Recognizing Our Logs

This idea is nothing new or unique to Matthew’s gospel.  A similar statement is made in John’s gospel in the story of the woman caught in adultery. When the elders brought the woman forward, Jesus asked that anyone without sin be the first to cast a stone.  They quickly found that, given Jesus’ criteria, none among them was qualified to do so.

Paul, in his letter to the Romans, said it this way, we “all have sinned and fall short of God’s glory”[2].  We’re all broken, no matter how good we might be at making people think we’ve got it all together.  All of us struggle.  We all fail sometimes.  We all have our moments that we’d rather forget.

And even a proverb of our own time says, “People who live in glass houses should not throw stones.”

Only when we recognize our own faults and failures are we able to see clearly enough to truly be of help and service to others.  When we go through the often difficult and painful process of honest self-examination, we gain the credibility to offer help and advice, centered in love and service rather than insecurity or spite.

More Like Christ

And this all applies not only to us as individuals, but to the way that Christianity interacts with the world in general.

Earlier, I mentioned the Barna Group study about how people view Christians.  What is interesting is that, while they had such a negative view of Christianity, when these same people are asked what they think of when they hear the name Jesus, they had really good things to say.  In contrast to their negative view of Christians, the values they named about Jesus were things like all-loving and inclusive and accepting.

So,, there’s a giant disconnect - a great chasm - between how the world sees Christ, and how the world sees his followers.  How do we overcome this discrepancy?

Well, a book published to address the findings of that study attempts to offer a word of hope:

First, we must admit that we are, at times, judgmental.  It doesn’t do any good for us to deny it.  The truth will surely set us free.  We must be honest with ourselves and others that there are times when we are way more eager to point out other people’s problems, rather than deal with our own.  We’ve got to admit that often times we’re more critical than gracious in our interactions with each other.

We can’t continue to pretend like the church is a place marked by love if fundamentally we discount those within our very own community who screw up.  If we can’t forgive pastors, leaders, and friends, then how could we possibly begin to forgive others?  We must begin by loving each other, forgiving each other, and carrying each other’s burdens, especially when we fail.  When a brother or sister is steamrolled by life, we don’t run from them, we rally around them.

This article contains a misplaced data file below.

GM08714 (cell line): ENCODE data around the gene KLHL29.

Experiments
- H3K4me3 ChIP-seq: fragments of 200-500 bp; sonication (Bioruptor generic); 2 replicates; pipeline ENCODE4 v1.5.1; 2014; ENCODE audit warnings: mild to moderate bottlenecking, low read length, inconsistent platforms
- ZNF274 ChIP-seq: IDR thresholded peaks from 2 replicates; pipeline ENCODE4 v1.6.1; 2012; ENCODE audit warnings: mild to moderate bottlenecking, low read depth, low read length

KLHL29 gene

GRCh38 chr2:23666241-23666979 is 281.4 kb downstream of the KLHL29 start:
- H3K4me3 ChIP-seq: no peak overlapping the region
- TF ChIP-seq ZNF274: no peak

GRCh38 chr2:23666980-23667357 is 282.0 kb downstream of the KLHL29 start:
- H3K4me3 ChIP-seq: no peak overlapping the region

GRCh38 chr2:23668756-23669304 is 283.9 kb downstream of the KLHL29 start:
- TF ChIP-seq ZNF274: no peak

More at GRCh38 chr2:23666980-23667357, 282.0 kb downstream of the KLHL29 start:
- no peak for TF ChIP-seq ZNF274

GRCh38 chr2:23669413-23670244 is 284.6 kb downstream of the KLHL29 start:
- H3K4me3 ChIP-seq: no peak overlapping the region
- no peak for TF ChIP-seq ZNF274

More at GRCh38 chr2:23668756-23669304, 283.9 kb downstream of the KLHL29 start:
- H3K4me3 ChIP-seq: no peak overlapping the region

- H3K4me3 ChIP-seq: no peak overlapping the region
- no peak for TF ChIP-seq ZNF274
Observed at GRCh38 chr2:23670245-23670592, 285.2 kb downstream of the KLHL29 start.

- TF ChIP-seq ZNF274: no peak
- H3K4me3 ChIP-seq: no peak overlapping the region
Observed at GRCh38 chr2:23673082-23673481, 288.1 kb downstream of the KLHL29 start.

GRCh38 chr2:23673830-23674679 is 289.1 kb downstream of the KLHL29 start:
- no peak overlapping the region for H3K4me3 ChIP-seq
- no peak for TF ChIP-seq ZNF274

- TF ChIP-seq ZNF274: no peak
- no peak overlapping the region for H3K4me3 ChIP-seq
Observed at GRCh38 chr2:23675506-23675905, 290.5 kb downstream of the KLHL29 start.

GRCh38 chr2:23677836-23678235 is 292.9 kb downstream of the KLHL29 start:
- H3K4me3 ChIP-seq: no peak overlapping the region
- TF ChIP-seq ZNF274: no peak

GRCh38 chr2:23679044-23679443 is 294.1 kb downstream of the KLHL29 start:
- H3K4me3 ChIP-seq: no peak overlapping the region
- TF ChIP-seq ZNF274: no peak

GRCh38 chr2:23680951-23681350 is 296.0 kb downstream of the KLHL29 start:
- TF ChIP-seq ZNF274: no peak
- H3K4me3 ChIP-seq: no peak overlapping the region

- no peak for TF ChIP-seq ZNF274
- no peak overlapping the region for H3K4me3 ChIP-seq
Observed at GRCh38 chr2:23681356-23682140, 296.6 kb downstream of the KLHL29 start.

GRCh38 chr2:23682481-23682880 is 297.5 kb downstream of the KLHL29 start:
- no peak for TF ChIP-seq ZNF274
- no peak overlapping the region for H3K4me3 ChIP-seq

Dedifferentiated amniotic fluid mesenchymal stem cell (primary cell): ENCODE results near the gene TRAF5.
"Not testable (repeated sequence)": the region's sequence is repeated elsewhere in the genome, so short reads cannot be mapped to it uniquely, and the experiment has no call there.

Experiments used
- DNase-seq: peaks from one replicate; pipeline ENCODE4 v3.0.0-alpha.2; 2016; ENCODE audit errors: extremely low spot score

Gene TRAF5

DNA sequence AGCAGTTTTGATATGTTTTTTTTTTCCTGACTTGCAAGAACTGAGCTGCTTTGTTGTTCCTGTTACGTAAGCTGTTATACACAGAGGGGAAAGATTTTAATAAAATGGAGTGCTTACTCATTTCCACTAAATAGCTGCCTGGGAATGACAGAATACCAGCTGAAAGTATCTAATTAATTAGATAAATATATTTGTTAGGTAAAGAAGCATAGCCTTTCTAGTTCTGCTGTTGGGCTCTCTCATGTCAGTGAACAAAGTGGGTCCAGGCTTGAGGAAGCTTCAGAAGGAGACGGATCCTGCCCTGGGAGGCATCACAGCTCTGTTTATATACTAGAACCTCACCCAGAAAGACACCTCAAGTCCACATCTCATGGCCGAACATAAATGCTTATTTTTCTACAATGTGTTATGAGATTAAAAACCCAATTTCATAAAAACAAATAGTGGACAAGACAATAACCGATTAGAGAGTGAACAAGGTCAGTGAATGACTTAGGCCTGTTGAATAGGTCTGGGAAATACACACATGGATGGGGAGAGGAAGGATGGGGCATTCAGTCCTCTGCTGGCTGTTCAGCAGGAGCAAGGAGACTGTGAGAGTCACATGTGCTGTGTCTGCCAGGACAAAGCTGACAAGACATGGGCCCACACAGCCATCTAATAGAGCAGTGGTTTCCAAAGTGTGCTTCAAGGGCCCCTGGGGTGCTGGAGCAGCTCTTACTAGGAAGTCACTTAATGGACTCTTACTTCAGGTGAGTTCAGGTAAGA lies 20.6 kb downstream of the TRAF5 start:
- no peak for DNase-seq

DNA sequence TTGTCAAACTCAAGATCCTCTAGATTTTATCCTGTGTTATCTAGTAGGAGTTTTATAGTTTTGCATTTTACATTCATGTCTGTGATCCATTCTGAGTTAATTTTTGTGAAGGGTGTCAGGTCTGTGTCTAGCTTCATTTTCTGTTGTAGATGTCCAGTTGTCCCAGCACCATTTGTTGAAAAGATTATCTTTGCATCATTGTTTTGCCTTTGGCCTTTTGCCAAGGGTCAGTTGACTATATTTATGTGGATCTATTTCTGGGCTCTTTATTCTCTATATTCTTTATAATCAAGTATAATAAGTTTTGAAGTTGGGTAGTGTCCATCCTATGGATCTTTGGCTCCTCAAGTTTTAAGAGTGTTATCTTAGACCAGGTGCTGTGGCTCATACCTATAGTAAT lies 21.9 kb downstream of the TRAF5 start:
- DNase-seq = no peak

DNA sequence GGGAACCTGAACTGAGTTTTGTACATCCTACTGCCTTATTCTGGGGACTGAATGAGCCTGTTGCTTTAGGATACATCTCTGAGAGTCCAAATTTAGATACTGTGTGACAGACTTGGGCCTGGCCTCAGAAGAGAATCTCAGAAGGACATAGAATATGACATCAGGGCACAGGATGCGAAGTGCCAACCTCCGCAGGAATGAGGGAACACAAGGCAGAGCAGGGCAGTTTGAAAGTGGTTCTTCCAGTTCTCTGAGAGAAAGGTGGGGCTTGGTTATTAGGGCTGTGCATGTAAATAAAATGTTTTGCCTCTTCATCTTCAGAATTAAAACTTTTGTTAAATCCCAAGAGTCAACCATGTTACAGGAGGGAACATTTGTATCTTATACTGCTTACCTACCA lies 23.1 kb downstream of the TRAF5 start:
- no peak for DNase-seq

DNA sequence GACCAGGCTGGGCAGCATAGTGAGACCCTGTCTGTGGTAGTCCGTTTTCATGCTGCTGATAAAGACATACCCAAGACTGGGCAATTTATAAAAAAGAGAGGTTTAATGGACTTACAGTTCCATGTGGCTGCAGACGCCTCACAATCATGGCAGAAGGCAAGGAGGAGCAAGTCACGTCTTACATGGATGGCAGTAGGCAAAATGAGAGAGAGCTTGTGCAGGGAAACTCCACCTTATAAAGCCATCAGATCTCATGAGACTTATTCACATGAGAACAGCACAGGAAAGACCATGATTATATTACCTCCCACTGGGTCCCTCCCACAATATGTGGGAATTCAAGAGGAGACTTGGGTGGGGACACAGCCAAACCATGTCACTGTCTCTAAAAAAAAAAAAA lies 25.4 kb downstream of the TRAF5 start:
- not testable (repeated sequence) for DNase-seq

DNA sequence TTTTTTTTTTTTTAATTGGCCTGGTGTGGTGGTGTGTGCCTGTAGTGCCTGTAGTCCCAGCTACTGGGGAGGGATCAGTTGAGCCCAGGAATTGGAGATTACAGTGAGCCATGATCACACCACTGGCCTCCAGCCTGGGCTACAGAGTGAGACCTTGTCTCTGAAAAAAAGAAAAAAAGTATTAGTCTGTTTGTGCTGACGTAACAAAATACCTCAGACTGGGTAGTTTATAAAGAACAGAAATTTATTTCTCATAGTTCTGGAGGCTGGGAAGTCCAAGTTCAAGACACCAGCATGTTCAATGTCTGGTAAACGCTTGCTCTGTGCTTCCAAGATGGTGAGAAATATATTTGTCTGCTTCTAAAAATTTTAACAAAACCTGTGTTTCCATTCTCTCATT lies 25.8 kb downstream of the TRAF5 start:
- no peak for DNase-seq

Secondly, we must engage with the people whom we have been taught to stay away from for too long.  We must boldly enter into the environments where [God’s love] flourishes and does its best work.  Christian insulation and a safe life are not what you and I signed up for when we said we would follow Jesus.  He was never insulated from people’s pain, and he sure didn’t keep to safe places.  He engaged with those who were being crushed by their mistakes and bad choices.  Jesus wiped away the tears of the prostitutes, held the hands of the outcasts, and touched the wounds of the sick and the crazy.  He hung with the not-so-perfect people of the world and showed them what Christianity was all about [forgiveness, love, and support].  He was never concerned about a person’s title, society’s name tag, or the sign on their place of work.  Prostitutes or preachers, gay or straight, Republican or Democrat, it doesn’t mean a rip to God.[3]

Perhaps that explanation from the book was too wordy.  To put it simply…  In the end, we need to stop trying so hard to look like Christians, and try harder to look like Christ. 

We need be slower to pass judgment and quicker to show one another the same mercy that we receive from God.

We need to embrace the fact that we are part of a community made up of people who have messed up and are working toward a better future.

Ultimately, we have to be willing to look within ourselves to see the places where we fall short of living and loving the way that Christ has commanded us to live and love.  And, once we identify the logs in our eyes, we must be willing to make the changes necessary to grow as disciples of Jesus Christ.


[1] The Barna Group of Ventura, California (www.barna.org)

[2] Romans 3:23, NRSV

[3] David Kinnaman and Gabe Lyons, UNchristian: What a New Generation Really Thinks about Christianity…and Why It Matters (Grand Rapids, MI: BakerBooks, 2007), 201-203.